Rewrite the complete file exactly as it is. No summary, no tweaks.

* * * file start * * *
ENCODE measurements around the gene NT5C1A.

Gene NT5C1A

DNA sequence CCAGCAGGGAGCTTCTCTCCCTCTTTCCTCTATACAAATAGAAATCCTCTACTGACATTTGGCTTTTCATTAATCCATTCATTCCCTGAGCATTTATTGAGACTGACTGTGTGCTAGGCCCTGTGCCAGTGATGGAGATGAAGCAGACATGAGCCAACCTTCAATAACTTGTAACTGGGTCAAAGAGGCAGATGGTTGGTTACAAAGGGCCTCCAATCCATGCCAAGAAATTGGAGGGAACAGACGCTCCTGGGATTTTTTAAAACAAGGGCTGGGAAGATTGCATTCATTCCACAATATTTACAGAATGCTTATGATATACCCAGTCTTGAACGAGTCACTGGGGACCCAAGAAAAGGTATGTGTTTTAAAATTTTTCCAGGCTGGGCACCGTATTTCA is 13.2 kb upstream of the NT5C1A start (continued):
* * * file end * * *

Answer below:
ENCODE measurements around the gene NT5C1A.

Gene NT5C1A

DNA sequence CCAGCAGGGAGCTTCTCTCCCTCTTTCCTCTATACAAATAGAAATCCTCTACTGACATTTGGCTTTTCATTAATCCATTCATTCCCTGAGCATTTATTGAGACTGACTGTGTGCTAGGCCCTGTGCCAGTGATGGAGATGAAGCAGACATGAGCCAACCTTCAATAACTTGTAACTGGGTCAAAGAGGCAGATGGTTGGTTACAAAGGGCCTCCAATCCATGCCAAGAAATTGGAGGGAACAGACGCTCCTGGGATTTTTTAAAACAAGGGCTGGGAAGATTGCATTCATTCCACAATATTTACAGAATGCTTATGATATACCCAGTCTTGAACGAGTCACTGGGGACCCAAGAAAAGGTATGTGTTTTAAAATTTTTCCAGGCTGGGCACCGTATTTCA is 13.2 kb upstream of the NT5C1A start (continued):